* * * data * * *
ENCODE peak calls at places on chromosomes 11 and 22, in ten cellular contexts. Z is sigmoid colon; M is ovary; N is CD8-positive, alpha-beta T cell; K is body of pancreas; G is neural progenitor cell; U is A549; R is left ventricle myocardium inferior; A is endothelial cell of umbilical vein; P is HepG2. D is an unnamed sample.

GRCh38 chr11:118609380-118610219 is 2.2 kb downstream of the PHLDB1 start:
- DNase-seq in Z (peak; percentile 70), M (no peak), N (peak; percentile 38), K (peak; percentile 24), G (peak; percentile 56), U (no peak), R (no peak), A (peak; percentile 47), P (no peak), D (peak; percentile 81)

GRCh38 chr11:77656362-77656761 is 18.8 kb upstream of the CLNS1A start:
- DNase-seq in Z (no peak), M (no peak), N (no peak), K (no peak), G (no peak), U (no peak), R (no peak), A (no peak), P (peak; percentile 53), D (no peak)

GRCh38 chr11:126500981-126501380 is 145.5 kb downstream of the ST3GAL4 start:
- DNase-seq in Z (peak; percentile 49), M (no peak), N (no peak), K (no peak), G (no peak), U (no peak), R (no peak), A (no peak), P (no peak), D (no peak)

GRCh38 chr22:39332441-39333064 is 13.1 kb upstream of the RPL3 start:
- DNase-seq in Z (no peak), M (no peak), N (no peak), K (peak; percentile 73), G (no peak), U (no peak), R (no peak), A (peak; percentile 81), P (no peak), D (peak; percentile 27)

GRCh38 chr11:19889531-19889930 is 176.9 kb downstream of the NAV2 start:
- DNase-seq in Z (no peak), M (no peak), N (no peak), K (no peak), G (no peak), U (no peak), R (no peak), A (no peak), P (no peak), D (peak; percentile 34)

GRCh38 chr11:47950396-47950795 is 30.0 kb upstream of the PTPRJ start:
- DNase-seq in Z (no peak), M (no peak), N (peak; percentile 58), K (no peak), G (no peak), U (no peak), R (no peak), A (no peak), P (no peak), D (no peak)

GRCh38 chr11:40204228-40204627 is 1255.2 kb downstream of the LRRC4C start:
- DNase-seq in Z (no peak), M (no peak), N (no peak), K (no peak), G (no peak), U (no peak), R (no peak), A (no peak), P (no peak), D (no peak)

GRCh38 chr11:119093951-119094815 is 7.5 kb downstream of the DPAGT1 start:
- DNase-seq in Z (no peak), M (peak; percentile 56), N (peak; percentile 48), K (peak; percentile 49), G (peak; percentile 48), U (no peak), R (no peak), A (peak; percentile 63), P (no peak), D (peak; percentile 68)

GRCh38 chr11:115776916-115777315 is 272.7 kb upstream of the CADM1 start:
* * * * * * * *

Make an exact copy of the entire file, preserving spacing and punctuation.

ENCODE peak calls at places on chromosomes 11 and 22, in ten cellular contexts. Z is sigmoid colon; M is ovary; N is CD8-positive, alpha-beta T cell; K is body of pancreas; G is neural progenitor cell; U is A549; R is left ventricle myocardium inferior; A is endothelial cell of umbilical vein; P is HepG2. D is an unnamed sample.

GRCh38 chr11:118609380-118610219 is 2.2 kb downstream of the PHLDB1 start:
- DNase-seq in Z (peak; percentile 70), M (no peak), N (peak; percentile 38), K (peak; percentile 24), G (peak; percentile 56), U (no peak), R (no peak), A (peak; percentile 47), P (no peak), D (peak; percentile 81)

GRCh38 chr11:77656362-77656761 is 18.8 kb upstream of the CLNS1A start:
- DNase-seq in Z (no peak), M (no peak), N (no peak), K (no peak), G (no peak), U (no peak), R (no peak), A (no peak), P (peak; percentile 53), D (no peak)

GRCh38 chr11:126500981-126501380 is 145.5 kb downstream of the ST3GAL4 start:
- DNase-seq in Z (peak; percentile 49), M (no peak), N (no peak), K (no peak), G (no peak), U (no peak), R (no peak), A (no peak), P (no peak), D (no peak)

GRCh38 chr22:39332441-39333064 is 13.1 kb upstream of the RPL3 start:
- DNase-seq in Z (no peak), M (no peak), N (no peak), K (peak; percentile 73), G (no peak), U (no peak), R (no peak), A (peak; percentile 81), P (no peak), D (peak; percentile 27)

GRCh38 chr11:19889531-19889930 is 176.9 kb downstream of the NAV2 start:
- DNase-seq in Z (no peak), M (no peak), N (no peak), K (no peak), G (no peak), U (no peak), R (no peak), A (no peak), P (no peak), D (peak; percentile 34)

GRCh38 chr11:47950396-47950795 is 30.0 kb upstream of the PTPRJ start:
- DNase-seq in Z (no peak), M (no peak), N (peak; percentile 58), K (no peak), G (no peak), U (no peak), R (no peak), A (no peak), P (no peak), D (no peak)

GRCh38 chr11:40204228-40204627 is 1255.2 kb downstream of the LRRC4C start:
- DNase-seq in Z (no peak), M (no peak), N (no peak), K (no peak), G (no peak), U (no peak), R (no peak), A (no peak), P (no peak), D (no peak)

GRCh38 chr11:119093951-119094815 is 7.5 kb downstream of the DPAGT1 start:
- DNase-seq in Z (no peak), M (peak; percentile 56), N (peak; percentile 48), K (peak; percentile 49), G (peak; percentile 48), U (no peak), R (no peak), A (peak; percentile 63), P (no peak), D (peak; percentile 68)

GRCh38 chr11:115776916-115777315 is 272.7 kb upstream of the CADM1 start: